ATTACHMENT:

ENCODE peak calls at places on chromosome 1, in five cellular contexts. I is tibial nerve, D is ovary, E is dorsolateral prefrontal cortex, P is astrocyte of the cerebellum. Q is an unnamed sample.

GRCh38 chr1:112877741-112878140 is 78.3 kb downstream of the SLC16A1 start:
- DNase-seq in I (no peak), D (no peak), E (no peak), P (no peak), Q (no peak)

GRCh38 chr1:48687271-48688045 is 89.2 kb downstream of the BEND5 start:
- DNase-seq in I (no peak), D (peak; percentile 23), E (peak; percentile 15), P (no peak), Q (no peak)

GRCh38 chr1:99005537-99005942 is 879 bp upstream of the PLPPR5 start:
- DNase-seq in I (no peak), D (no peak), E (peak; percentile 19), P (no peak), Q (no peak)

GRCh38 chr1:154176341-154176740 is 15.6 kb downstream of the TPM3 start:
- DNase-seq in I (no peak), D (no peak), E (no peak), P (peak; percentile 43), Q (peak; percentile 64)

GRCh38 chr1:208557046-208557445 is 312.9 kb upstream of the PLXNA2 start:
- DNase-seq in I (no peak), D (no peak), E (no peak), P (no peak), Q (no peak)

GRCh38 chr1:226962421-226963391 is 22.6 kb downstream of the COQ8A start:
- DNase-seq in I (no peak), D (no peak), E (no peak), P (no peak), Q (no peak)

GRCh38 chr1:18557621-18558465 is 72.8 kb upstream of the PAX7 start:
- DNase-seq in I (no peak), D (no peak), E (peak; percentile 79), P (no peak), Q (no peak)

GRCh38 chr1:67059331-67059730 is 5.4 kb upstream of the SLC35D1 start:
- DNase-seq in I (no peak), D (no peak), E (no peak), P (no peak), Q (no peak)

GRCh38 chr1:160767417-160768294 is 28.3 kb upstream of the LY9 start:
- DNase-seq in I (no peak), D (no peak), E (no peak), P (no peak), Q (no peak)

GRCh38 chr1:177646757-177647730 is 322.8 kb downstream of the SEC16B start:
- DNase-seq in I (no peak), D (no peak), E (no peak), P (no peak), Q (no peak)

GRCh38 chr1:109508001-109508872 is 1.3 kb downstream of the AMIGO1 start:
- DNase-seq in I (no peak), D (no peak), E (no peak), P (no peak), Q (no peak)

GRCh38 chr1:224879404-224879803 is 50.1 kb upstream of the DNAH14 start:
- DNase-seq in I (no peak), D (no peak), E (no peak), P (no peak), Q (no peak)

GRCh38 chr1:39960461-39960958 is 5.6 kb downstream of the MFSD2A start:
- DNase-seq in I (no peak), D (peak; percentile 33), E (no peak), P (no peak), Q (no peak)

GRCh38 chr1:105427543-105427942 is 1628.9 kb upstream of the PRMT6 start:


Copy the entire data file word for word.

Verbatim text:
ENCODE peak calls at places on chromosome 1, in five cellular contexts. I is tibial nerve, D is ovary, E is dorsolateral prefrontal cortex, P is astrocyte of the cerebellum. Q is an unnamed sample.

GRCh38 chr1:112877741-112878140 is 78.3 kb downstream of the SLC16A1 start:
- DNase-seq in I (no peak), D (no peak), E (no peak), P (no peak), Q (no peak)

GRCh38 chr1:48687271-48688045 is 89.2 kb downstream of the BEND5 start:
- DNase-seq in I (no peak), D (peak; percentile 23), E (peak; percentile 15), P (no peak), Q (no peak)

GRCh38 chr1:99005537-99005942 is 879 bp upstream of the PLPPR5 start:
- DNase-seq in I (no peak), D (no peak), E (peak; percentile 19), P (no peak), Q (no peak)

GRCh38 chr1:154176341-154176740 is 15.6 kb downstream of the TPM3 start:
- DNase-seq in I (no peak), D (no peak), E (no peak), P (peak; percentile 43), Q (peak; percentile 64)

GRCh38 chr1:208557046-208557445 is 312.9 kb upstream of the PLXNA2 start:
- DNase-seq in I (no peak), D (no peak), E (no peak), P (no peak), Q (no peak)

GRCh38 chr1:226962421-226963391 is 22.6 kb downstream of the COQ8A start:
- DNase-seq in I (no peak), D (no peak), E (no peak), P (no peak), Q (no peak)

GRCh38 chr1:18557621-18558465 is 72.8 kb upstream of the PAX7 start:
- DNase-seq in I (no peak), D (no peak), E (peak; percentile 79), P (no peak), Q (no peak)

GRCh38 chr1:67059331-67059730 is 5.4 kb upstream of the SLC35D1 start:
- DNase-seq in I (no peak), D (no peak), E (no peak), P (no peak), Q (no peak)

GRCh38 chr1:160767417-160768294 is 28.3 kb upstream of the LY9 start:
- DNase-seq in I (no peak), D (no peak), E (no peak), P (no peak), Q (no peak)

GRCh38 chr1:177646757-177647730 is 322.8 kb downstream of the SEC16B start:
- DNase-seq in I (no peak), D (no peak), E (no peak), P (no peak), Q (no peak)

GRCh38 chr1:109508001-109508872 is 1.3 kb downstream of the AMIGO1 start:
- DNase-seq in I (no peak), D (no peak), E (no peak), P (no peak), Q (no peak)

GRCh38 chr1:224879404-224879803 is 50.1 kb upstream of the DNAH14 start:
- DNase-seq in I (no peak), D (no peak), E (no peak), P (no peak), Q (no peak)

GRCh38 chr1:39960461-39960958 is 5.6 kb downstream of the MFSD2A start:
- DNase-seq in I (no peak), D (peak; percentile 33), E (no peak), P (no peak), Q (no peak)

GRCh38 chr1:105427543-105427942 is 1628.9 kb upstream of the PRMT6 start: